Gazetteer of the State of Maine, 1882 page 58
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Gazetteer of the State of Maine With Numerous Illustrations, by Geo. J. Varney

BOSTON: PUBLISHED BY B. B. RUSSELL, 57 CORNHILL. 1882. Public domain image from


Great Britain extended southward nearly to the forty-sixth decree of
latitude; which, if allowed, would rob Maine of about one-third°of her
territory. Governor Dunlap of Maine immediately issued a general
order declaring the State to be invaded by a foreign power, and
notifying the militia to hold themselves in readiness for military service.
But as no other act of hostility occurred, and the agent was set at
liberty, the excitement in regard to the boundary was allayed for the

In 1838 was completed the first geological survey of Maine by Dr.
Ezekiel Holmes and Dr. Charles T. Jackson. Early in 1839, a deputy
of the land agent of Maine reported that a large number of lumbermen
from New Brunswick were robbing the disputed territory about
Aroostook River of its best timber; whereupon Sheriff Strickland of
Penobscot County was (rdered to dislodge the trespassers. He went
to Aroostook with a posse of about 200 men; the trespassers
retiring before him into New Brunswick. At Woodstock they broke
into the government arsenal and armed themselves, then turned to
meet the sheriff. They captured the Maine land agent, and Strickland,
seeing that a meeting of these forces would be likely to lead to much
bloodshed, if not to a general war, set out for Augusta, and laid the
matter before the governor. Very soon after, the proclamation of
Governor Harvey arrived, which declared British territory invaded,
and asserted his purpose to repel the invasion by force. The Legislature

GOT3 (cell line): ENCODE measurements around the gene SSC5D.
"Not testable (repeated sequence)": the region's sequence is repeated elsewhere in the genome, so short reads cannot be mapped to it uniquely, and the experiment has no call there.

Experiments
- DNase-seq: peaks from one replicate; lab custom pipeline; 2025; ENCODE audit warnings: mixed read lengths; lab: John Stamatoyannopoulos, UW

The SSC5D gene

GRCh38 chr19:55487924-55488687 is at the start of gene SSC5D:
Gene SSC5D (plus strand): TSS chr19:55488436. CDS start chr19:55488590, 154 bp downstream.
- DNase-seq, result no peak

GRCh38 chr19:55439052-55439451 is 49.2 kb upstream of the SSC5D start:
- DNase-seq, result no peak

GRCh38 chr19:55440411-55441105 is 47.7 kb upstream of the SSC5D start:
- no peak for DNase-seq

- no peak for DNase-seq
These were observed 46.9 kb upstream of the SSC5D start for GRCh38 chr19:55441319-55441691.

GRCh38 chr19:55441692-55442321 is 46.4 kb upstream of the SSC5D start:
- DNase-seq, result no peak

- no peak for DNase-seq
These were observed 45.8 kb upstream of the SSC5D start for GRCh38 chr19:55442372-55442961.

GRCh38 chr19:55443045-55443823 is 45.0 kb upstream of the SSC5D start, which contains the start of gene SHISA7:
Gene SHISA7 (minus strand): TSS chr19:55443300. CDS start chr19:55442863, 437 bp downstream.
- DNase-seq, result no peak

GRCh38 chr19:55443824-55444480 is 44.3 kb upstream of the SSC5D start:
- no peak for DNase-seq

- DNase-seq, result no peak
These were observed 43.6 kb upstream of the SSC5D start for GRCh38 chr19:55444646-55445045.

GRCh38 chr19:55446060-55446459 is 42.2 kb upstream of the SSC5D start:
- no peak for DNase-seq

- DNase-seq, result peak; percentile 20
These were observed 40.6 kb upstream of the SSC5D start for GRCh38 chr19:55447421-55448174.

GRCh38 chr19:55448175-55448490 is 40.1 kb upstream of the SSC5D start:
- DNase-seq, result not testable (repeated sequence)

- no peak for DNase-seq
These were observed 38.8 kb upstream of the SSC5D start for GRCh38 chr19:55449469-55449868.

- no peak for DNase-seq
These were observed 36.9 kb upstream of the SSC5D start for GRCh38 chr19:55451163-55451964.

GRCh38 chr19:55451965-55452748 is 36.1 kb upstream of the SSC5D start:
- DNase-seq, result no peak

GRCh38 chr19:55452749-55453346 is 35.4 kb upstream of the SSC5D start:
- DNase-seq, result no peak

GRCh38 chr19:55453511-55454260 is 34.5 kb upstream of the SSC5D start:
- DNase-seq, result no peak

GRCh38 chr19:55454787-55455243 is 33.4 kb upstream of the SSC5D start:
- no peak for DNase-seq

immediately appropriated $800,000 to defend the public lands,^and the
governor called out 10,000 militia. When the messenger from
Maine laid the facts befoie the National House of Representatives,
that body appropriated $10,000,000 to meet the probable expense, and
authorized the President, in case Governor Harvey persisted in his
purpose of maintaining exclusive jurisdiction, to raise 50,000 vol-
unteers for a term of six months. On the 6th of March, General
Scott and his staff arrived in Augusta, and opened communications
■with Governor Harvey. The matter was now soon settled on the basis
of a withdrawal of the troops of both parties, and tbe protection of
the lumber of the region by a civil posse of Maine. Tbe question of
boundary was finally settled in 1842, by Lord Ashburton, the British
ambassador and Daniel Webster, American Secretary of State, to-
gether with the commissioners appointed by Maine. The State also in
due time received $ 200,000 from the national government as re-
imbursement for the expenses she had incurred in defending the
integrity of American territory.


When the first gun of the slaveholders’ rebellion was fired upon
Fort Sumter, Israel Washburn, jun., wras governor of Maine;and no
one could have pressed the preparations for the defense of the Union
more energetically or efficiently than did he. The towns, too, were as
prompt in their action as the State authorities. In many, full companies
of volunteers were ready to march within twenty-four hours after the
tidings were received. The Lewiston Light Infantry was the first
company accepted by the governor. Cherryfield enlisted fifty volunteers:
within four hours after the roll was opened. Mr Henry B. Humphrey,


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